Savannah Things to Do

  • Things to Do
    by Ewingjr98
  • Things to Do
    by Ewingjr98
  • Things to Do
    by Ewingjr98

Most Recent Things to Do in Savannah

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    Indian Mound National Historic Landmark

    by Toughluck Updated Oct 23, 2010
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    This site is a Mississippian Cultural Site. It was occupied from around 1000 CE by a Late Woodland and then Early Mississippian peoples. The site was abandoned by 1450 CE. The area was included in the Shiloh National Military Park in 1890, protecting it from development as farmland or a wood lot. This makes it an unique site, with little to no disturbances.

    Related to:
    • Archeology
    • Historical Travel
    • National/State Park

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    Shiloh Battlefield National Park

    by Ewingjr98 Updated Jun 19, 2009

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    The Battle of Shiloh, also called the Battle of Pittsburg Landing, was the first major battle in the Western Theater of the American Civil War, and it took place on April 6 and April 7, 1862. The Confederate forces were under the command of Generals Albert Sidney Johnston and P.G.T. Beauregard while the Union Army was led by Major General Ulysses S. Grant. On the first day of the battle only part of Grants army was at Pittsburg Landing, and the Confederates attacked, hoping to defeat his forces before the rest of the army linked up with the main force. The Union Army held at at a sunken road throughout the day in an area to become known as "the Hornets' Nest," buying time for Buell's forces to arrive from Nashville. Confederate General Johnston was killed in the first day of fighting, and his second in command, Beauregard, decided to hold off the final attack until the next day at dawn. Overnight Union General Buell arrived to reinforce Grant, and when Beauregard attacked the next morning, Union numbers were stronger than expected. Grant counterattacked and defeated the now outnumbered Confederates. This was the bloodiest battle in the US up until its time, and it featured the largest artillery barrage ever to occur on the North American continent.

    Shiloh Battlefield National Park is located about 10 miles from Savannah and is the area's top attraction. The park preserves nearly 4,000 acres of the site of the first major battle in the Western Theater of the Civil War. On the park grounds is Shiloh National Cemetery with the graves of 3,584 deceased Union soldiers and 2 dead Confederates. The Shiloh Indian Mounds is also located in the park near the Tennessee River at Pittsburg Landing. The battle was named after Shiloh Church, which was destroyed during the war, but a replica stands in its place. The battlefield has a nice visitors center despite the movie from the 1950s, and the driving tour is excellent. Admission to the park is $5 per car or family.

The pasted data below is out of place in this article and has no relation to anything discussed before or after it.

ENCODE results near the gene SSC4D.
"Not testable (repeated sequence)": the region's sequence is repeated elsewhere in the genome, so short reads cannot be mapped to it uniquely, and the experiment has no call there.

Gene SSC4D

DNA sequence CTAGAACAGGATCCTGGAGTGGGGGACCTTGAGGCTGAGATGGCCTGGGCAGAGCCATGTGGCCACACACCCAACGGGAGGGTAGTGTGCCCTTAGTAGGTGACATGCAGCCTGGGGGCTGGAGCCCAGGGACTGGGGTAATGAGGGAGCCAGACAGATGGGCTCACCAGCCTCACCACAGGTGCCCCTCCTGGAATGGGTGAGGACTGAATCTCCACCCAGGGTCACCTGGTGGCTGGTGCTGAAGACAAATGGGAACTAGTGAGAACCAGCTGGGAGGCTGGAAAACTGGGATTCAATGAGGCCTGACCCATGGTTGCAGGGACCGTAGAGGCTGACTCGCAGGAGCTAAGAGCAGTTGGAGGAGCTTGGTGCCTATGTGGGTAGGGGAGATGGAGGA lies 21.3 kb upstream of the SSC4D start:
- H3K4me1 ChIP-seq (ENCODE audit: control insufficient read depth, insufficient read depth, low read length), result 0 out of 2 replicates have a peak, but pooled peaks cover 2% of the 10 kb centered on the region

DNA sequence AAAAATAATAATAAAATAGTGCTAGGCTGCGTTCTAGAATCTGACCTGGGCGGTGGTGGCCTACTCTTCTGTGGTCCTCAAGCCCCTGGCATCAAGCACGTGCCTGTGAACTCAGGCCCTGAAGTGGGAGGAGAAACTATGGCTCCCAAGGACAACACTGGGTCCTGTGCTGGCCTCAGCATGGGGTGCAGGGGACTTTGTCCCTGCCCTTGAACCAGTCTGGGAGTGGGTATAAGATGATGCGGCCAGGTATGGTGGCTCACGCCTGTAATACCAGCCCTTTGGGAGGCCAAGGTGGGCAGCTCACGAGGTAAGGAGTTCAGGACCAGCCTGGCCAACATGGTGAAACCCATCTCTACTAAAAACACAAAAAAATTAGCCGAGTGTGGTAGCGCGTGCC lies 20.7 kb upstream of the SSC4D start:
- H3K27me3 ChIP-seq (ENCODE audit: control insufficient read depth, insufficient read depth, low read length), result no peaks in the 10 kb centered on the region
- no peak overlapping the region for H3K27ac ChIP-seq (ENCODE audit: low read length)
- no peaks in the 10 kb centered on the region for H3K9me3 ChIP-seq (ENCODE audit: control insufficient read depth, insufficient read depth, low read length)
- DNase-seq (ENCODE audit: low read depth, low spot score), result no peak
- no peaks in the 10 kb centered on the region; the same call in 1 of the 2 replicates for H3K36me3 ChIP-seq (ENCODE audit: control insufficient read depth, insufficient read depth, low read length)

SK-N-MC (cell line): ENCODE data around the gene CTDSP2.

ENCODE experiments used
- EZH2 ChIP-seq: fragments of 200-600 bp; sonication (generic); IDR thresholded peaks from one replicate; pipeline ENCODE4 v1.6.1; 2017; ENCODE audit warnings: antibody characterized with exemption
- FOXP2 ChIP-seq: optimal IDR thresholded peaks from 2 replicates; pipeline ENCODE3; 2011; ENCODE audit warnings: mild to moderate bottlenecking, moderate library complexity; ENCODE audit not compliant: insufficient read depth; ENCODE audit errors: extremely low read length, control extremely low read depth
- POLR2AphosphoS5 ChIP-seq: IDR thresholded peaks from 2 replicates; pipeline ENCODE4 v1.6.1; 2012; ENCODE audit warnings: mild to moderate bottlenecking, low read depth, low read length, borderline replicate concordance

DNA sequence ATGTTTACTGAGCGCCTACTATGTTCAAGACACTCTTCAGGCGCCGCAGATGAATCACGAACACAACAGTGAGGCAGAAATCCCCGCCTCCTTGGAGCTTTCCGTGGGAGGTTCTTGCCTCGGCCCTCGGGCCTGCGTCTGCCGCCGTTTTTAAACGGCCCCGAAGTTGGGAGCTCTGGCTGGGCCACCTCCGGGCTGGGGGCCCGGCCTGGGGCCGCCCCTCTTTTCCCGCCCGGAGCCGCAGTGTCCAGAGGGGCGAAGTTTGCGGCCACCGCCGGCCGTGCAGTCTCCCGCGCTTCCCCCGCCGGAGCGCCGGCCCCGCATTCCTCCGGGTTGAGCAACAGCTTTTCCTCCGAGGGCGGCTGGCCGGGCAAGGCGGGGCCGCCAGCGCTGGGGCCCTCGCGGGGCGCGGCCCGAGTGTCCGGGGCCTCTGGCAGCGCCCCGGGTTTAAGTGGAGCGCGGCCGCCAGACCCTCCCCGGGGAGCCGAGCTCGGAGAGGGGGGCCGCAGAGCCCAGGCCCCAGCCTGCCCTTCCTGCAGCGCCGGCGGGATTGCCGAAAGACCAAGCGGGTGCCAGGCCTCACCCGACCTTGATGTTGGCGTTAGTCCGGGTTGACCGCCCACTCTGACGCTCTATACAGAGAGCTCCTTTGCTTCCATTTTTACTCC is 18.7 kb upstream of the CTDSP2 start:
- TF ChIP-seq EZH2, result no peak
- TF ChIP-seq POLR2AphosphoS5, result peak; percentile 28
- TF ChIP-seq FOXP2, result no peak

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    Pickwick Dam and Lake

    by Ewingjr98 Updated Jun 12, 2009

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    Pickwick Landing Dam is a hydroelectric dam on the Tennessee River that was built from 1935 to 1938 as part of the Tennessee Valley Authority. Pickwick dam is a few miles north of the point where the states of Tennessee, Alabama, and Mississippi meet. Tennessee State Highway 128 crosses the top of the dam. The dam is 113 feet (34 m) high and 7,715 feet (2,352 m) long, and has a hydroelectric generating capacity of 240,000 kilowatts. The dam has two 110 foot wide locks— one 1,000 feet long and the other 600 feet long.

    Pickwick Lake consists of 43,100-acres of water surface area. It is famous among fisherman for small mouth bass and catfish. In the summer, the lake often is full of party boats and fishing boats.

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    Cherry Mansion

    by Ewingjr98 Updated Jun 12, 2009

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    The Cherry Mansion, constructed in 1830, is the oldest structure in Savannah. The huge white house sits on a high bluff overlooking the Tennessee River at the end of Savannah's Main Street. It is said the mansion was constructed by slaves using bricks made from mud of the Tennessee River banks.

    During the Civil War, the owner was a Union supporter, and he allowed Union officers to use the house when they were in the area. Union General Ulysses S. Grant spent the night of 5-6 April 1862 in this house. When he awoke on the morning April 6, his breakfast was interrupted with the news that the battle to become known as Shiloh had begun just upriver at a town called Pittsburg Landing. He soon boarded the ship Tigress and steamed the nine miles upriver to command the Union forces on the battlefield.